ANKARA, Turkey (AP) — Turkey and much of the world waited Sunday to see if President Recep Tayyip Erdogan survived the toughest electoral challenge in his two decades. He leads the NATO member country, which is grappling with economic turmoil Democratic checks and balances have eroded in recent years.
Polls closed in the late afternoon, nine hours after voting in the national election Erdogan, 69, could be given another five-year term or be ousted by the leader of the energetic opposition, Kemal Kilicdaroglu, who has campaigned on a promise to return Turkey to a more democratic path.
If no candidate receives more than 50% of the vote, the winner will be decided in a run-off on May 28. Polls indicated that an increasingly authoritarian Erdogan entered his bid for re-election, trailing his rival for the first time.
Erdogan has ruled Türkiye as prime minister or president since 2003.
By electoral custom in Turkey, news organizations were barred from publishing partial results until the ban was lifted at 9pm (1800GMT). Opinion polls are not conducted.
Voters also elected lawmakers to fill Turkey’s 600-seat parliament, which has lost much of its legislative power under Erdogan’s executive presidency. If his political alliance wins, Erdogan can continue to rule without many restrictions. The opposition promised to return Turkey’s system of government to a parliamentary democracy if it won both the presidential and parliamentary elections.
Pre-election polls gave Kilicdaroglu a slight lead, 74, is backed by the opposition’s six-party coalition. He leads the pro-secular centre-left Republican People’s Party, or CHP.
More than 64 million people, including 3.4 million overseas voters, were eligible to vote in the election, which comes in the year the country celebrates its centenary as a republic – a modern, secular state born on the ashes of the Ottoman Empire. .
Voter turnout in Turkey is traditionally strong, reflecting citizens’ continued belief in democratic voting.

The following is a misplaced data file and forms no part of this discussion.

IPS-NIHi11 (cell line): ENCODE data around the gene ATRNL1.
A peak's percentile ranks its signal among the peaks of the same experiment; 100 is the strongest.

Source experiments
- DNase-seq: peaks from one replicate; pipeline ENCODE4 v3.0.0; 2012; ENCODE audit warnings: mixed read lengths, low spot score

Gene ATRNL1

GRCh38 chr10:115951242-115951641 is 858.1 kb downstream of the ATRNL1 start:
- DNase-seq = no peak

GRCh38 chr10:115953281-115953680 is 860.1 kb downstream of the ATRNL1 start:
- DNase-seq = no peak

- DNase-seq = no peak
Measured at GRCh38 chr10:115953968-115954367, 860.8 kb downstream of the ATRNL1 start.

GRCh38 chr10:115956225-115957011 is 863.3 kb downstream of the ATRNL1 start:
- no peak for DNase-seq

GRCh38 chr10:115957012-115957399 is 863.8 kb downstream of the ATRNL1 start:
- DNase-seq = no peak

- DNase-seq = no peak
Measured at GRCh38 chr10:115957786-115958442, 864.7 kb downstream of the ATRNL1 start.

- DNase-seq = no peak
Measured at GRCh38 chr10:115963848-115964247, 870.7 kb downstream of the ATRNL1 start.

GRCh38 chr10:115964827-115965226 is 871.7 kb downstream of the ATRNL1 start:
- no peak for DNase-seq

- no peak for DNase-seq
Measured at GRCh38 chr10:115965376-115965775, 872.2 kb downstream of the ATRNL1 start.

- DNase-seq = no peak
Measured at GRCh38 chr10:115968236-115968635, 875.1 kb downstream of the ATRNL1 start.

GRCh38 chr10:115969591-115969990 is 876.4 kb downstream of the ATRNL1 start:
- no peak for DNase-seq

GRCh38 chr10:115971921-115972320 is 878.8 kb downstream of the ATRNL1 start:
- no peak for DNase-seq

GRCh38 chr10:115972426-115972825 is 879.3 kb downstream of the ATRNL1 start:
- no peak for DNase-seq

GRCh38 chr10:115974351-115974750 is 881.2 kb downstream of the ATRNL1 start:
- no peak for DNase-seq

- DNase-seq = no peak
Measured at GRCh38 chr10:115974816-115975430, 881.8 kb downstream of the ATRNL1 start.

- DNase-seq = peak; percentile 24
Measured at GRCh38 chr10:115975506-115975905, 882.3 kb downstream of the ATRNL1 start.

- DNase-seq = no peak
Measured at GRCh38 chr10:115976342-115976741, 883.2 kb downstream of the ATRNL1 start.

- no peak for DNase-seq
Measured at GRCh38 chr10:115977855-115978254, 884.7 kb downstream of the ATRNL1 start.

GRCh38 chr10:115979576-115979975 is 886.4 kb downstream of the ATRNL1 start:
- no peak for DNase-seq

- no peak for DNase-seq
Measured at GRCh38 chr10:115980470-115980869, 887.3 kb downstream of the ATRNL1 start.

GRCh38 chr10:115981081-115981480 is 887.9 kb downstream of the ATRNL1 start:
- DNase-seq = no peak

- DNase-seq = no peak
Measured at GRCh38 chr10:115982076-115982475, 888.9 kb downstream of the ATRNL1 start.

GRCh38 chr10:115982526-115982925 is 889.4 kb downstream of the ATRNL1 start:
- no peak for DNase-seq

However, Turkey has witnessed a crackdown on freedom of expression and assembly under Erdogan, and is suffering from an acute cost-of-living crisis that critics blame on the government’s mismanagement of the economy. The president believes that low interest rates tame inflation, contrary to traditional economic theory, and put pressure on the central bank to reverse his view.
The latest official statistics showed inflation at around 44%, down from around 86%, though independent experts believe costs continue to rise at a much higher rate. The price of vegetables became an election issue for the opposition, which used onions as a symbol.
Türkiye also suffers from the effects of a strong earthquake that wreaked havoc in 11 southern counties in February, killing more than 50,000 people in unsafe buildings. Erdogan’s government has been criticized for its late and stalled response to the disaster, as well as lax enforcement of building codes. Which exacerbated the injuries and misery.
Internationally, the election was closely watched as a test of a united opposition’s ability to unseat a leader who had concentrated almost all state power in his hands.
In 2016, Erdogan survived an attempted military coup that he blamed on followers of a former ally, US-based cleric Fethullah Gulen. The attempt led to a widespread crackdown on Gulen supporters and other critics, including pro-Kurdish politicians, over alleged links to terrorist groups.
In this election campaign, Erdoğan used state resources and his domineering attitude over the media to try to entice voters. He accused the opposition of collusion with “terrorists”, “drunkards”, and upholding LGBT rights, which he described as threatening traditional family values in the Muslim-majority country.